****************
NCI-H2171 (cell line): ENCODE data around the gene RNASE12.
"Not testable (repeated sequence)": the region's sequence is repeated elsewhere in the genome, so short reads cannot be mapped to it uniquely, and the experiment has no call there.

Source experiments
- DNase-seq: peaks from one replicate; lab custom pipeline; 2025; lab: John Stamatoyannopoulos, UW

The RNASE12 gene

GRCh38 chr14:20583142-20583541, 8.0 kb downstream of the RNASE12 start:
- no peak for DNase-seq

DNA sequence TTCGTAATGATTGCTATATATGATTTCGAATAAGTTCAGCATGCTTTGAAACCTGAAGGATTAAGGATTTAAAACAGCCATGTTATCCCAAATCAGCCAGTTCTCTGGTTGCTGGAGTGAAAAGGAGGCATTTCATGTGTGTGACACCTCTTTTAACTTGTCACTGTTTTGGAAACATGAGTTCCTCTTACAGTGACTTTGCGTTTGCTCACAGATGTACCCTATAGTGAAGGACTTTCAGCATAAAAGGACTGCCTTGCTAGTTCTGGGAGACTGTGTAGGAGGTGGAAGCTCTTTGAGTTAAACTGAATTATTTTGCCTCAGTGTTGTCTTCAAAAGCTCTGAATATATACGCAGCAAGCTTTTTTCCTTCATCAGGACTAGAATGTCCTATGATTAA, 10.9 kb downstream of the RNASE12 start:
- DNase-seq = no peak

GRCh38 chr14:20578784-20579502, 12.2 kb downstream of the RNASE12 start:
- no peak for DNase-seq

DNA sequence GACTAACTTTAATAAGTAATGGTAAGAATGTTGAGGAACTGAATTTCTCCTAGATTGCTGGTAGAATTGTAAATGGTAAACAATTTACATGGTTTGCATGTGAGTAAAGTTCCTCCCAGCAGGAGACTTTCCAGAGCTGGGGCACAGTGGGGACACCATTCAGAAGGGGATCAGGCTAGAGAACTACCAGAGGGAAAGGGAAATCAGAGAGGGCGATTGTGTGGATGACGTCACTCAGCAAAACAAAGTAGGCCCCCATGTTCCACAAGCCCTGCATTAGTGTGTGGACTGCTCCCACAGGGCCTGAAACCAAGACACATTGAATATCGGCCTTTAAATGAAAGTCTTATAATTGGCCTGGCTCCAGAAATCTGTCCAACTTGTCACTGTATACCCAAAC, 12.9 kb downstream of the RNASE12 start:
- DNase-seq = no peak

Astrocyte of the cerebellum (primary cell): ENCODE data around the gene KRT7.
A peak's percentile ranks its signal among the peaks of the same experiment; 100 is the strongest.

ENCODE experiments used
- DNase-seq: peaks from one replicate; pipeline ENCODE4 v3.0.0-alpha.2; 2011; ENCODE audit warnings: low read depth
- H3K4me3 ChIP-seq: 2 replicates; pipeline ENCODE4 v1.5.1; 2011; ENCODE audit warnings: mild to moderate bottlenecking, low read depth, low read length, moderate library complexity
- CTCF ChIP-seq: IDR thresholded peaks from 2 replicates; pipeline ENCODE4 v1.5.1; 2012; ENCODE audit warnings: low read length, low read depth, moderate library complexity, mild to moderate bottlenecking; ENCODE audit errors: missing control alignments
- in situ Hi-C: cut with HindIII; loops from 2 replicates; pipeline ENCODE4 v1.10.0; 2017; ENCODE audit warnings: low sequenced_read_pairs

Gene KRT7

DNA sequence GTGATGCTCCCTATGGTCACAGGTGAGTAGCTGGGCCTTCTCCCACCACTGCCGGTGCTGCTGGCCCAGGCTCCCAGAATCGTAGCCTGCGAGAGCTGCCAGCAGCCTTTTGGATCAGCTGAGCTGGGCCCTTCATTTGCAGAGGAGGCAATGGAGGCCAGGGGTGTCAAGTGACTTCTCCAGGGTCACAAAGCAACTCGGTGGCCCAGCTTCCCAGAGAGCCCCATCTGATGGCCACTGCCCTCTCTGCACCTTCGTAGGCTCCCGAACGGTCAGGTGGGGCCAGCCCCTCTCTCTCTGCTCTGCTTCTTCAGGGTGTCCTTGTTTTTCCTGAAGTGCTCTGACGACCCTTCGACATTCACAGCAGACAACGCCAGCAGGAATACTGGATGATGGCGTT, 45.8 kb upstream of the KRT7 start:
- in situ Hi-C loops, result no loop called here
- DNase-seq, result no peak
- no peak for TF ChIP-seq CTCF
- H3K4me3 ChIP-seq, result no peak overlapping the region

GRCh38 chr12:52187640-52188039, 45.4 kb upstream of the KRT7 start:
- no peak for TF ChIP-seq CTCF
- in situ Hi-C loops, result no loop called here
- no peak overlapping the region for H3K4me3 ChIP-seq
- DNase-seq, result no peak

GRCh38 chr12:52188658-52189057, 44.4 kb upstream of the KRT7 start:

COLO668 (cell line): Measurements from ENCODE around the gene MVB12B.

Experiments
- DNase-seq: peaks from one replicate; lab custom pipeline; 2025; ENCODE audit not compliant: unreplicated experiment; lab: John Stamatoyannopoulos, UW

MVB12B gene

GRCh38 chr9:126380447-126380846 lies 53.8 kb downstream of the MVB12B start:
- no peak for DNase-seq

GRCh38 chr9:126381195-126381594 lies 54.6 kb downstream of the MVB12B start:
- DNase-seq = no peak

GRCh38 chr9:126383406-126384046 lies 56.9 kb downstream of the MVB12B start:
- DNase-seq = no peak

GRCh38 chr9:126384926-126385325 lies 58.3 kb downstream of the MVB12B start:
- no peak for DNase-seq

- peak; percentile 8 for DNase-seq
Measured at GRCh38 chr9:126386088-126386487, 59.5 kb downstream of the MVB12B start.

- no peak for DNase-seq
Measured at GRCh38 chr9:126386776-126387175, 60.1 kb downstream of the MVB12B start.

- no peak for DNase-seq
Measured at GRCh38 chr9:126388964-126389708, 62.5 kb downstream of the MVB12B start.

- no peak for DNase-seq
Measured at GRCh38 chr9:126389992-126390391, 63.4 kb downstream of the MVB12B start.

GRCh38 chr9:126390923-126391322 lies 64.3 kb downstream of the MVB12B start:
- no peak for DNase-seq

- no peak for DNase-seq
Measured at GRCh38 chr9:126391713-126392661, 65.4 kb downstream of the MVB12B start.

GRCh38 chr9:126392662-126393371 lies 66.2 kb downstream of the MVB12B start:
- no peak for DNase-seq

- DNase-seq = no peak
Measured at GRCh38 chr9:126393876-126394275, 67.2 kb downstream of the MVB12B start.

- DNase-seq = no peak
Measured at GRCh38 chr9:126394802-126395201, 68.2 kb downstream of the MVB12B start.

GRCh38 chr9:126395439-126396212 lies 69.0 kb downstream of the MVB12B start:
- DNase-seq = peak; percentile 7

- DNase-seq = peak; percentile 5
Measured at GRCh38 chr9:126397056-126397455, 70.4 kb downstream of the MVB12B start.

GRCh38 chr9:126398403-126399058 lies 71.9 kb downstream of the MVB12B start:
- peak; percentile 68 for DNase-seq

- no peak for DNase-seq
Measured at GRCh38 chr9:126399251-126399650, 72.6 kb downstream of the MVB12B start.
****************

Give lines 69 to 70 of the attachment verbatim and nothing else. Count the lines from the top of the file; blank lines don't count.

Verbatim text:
- no peak for DNase-seq
Measured at GRCh38 chr9:126399251-126399650, 72.6 kb downstream of the MVB12B start.